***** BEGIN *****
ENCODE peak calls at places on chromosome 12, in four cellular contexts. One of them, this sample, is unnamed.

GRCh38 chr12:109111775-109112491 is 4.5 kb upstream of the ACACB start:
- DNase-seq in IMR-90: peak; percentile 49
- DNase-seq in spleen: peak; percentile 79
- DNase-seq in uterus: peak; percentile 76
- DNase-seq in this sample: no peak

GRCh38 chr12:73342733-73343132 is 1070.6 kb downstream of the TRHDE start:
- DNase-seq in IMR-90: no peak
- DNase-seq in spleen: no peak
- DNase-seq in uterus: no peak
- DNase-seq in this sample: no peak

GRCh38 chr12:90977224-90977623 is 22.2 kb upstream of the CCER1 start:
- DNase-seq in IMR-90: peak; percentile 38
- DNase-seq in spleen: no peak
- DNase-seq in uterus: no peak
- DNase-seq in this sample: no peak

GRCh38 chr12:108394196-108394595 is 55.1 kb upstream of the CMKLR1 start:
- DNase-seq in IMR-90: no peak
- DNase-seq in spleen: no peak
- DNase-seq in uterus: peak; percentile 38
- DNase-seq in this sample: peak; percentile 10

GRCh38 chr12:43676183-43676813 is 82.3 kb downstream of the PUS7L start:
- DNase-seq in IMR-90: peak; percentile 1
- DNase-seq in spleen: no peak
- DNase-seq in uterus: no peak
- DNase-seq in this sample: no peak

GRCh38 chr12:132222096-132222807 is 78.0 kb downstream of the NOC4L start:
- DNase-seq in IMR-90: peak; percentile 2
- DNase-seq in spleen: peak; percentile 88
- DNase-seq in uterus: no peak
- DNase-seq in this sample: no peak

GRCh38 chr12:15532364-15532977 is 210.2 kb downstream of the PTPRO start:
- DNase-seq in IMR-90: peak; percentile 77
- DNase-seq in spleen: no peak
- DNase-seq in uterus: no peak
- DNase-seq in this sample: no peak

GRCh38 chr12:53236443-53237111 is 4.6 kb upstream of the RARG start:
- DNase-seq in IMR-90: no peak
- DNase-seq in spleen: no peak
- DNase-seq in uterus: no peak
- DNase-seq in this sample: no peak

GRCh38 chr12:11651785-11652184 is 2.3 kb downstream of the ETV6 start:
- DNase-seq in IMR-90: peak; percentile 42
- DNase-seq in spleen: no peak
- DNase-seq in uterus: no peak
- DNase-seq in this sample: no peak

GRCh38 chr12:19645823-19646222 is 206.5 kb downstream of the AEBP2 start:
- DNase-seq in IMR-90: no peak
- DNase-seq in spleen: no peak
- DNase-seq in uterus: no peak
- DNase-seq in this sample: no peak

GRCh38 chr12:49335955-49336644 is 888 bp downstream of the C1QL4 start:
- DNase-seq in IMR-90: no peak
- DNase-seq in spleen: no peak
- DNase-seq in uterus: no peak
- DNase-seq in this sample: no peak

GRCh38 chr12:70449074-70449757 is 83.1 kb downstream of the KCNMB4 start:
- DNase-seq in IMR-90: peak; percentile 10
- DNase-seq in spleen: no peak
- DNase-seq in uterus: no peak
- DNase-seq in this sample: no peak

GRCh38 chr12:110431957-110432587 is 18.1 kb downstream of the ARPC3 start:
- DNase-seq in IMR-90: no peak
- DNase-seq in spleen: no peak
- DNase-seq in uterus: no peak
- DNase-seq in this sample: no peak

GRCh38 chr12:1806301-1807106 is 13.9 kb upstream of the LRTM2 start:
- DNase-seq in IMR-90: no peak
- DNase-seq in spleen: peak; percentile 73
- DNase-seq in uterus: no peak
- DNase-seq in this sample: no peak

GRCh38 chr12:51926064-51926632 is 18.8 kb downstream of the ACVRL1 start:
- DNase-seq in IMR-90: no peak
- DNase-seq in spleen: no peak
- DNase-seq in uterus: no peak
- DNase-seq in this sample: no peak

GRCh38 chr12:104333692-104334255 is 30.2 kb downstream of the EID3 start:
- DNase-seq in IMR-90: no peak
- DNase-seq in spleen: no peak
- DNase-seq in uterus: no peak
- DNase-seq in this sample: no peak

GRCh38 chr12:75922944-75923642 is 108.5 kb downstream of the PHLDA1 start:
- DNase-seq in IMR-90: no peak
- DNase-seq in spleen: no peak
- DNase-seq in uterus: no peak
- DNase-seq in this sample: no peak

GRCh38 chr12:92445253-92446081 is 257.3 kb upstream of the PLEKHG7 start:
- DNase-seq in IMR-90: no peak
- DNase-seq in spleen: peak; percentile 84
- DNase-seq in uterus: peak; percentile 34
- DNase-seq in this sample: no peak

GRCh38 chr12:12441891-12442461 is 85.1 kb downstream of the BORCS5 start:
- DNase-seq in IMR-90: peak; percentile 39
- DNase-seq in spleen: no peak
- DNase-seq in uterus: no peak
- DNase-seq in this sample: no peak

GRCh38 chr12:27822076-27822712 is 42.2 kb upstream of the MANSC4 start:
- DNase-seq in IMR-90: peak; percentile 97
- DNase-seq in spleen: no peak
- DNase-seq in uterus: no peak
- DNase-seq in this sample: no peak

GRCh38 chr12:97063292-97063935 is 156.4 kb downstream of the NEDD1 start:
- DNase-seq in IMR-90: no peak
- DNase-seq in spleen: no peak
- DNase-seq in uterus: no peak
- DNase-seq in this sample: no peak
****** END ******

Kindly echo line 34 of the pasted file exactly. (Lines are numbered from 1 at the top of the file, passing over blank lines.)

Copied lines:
- DNase-seq in spleen: no peak